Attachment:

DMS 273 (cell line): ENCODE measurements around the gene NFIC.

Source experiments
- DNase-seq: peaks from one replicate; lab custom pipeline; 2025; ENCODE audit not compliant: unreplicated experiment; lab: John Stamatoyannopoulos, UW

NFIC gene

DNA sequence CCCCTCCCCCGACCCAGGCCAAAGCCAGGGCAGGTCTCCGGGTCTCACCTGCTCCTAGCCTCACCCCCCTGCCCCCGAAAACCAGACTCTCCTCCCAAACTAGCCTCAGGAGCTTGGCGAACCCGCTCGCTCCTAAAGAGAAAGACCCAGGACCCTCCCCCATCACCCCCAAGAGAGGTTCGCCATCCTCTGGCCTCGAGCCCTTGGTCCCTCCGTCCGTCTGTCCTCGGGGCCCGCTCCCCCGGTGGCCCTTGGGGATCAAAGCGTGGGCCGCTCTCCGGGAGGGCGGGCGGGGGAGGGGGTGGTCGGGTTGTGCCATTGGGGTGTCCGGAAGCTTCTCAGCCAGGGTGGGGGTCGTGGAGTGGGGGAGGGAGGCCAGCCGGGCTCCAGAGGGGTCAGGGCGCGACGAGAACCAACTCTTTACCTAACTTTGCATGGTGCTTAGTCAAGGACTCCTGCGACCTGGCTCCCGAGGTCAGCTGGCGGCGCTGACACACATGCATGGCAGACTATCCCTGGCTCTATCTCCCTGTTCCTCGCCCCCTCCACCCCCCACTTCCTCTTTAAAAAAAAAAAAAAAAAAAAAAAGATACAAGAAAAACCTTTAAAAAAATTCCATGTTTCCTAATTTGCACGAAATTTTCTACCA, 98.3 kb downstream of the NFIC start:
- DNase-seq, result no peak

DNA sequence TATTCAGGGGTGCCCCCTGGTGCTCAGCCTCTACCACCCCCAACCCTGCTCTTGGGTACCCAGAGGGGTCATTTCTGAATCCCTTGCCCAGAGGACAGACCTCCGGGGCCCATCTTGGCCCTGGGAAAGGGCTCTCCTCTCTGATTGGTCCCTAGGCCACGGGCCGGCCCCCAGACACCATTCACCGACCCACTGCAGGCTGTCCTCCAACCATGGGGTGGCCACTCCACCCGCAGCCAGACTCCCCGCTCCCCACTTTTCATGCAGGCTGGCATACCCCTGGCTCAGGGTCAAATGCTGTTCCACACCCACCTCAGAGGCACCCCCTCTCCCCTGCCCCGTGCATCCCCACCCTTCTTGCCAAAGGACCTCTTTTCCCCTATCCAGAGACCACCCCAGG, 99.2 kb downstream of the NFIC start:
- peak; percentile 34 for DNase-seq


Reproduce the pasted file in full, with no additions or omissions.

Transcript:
DMS 273 (cell line): ENCODE measurements around the gene NFIC.

Source experiments
- DNase-seq: peaks from one replicate; lab custom pipeline; 2025; ENCODE audit not compliant: unreplicated experiment; lab: John Stamatoyannopoulos, UW

NFIC gene

DNA sequence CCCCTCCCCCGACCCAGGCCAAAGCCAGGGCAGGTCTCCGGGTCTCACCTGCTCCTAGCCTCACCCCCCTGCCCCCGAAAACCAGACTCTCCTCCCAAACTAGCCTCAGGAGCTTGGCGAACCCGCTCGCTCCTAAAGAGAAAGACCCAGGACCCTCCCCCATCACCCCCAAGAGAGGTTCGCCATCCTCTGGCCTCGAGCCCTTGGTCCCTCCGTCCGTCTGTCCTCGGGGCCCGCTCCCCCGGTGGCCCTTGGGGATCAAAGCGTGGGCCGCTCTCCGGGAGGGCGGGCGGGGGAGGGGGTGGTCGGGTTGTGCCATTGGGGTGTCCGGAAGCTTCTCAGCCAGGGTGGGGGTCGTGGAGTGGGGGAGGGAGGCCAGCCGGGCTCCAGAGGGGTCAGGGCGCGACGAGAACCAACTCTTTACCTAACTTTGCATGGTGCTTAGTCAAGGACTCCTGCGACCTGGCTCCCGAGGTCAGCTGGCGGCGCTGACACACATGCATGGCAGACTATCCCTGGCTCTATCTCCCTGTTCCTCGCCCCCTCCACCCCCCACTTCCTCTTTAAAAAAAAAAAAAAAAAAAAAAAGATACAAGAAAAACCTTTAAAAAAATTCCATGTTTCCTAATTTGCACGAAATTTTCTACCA, 98.3 kb downstream of the NFIC start:
- DNase-seq, result no peak

DNA sequence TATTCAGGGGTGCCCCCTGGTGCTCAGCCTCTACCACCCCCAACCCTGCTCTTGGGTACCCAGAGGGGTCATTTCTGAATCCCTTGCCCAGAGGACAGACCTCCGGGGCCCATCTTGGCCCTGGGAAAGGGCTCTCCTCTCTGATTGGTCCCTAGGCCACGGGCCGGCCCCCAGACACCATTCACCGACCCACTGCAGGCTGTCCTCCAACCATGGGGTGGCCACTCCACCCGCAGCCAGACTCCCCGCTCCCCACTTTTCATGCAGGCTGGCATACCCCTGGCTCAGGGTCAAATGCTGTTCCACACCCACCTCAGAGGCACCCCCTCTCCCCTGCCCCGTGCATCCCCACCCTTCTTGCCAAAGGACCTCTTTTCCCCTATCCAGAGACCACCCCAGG, 99.2 kb downstream of the NFIC start:
- peak; percentile 34 for DNase-seq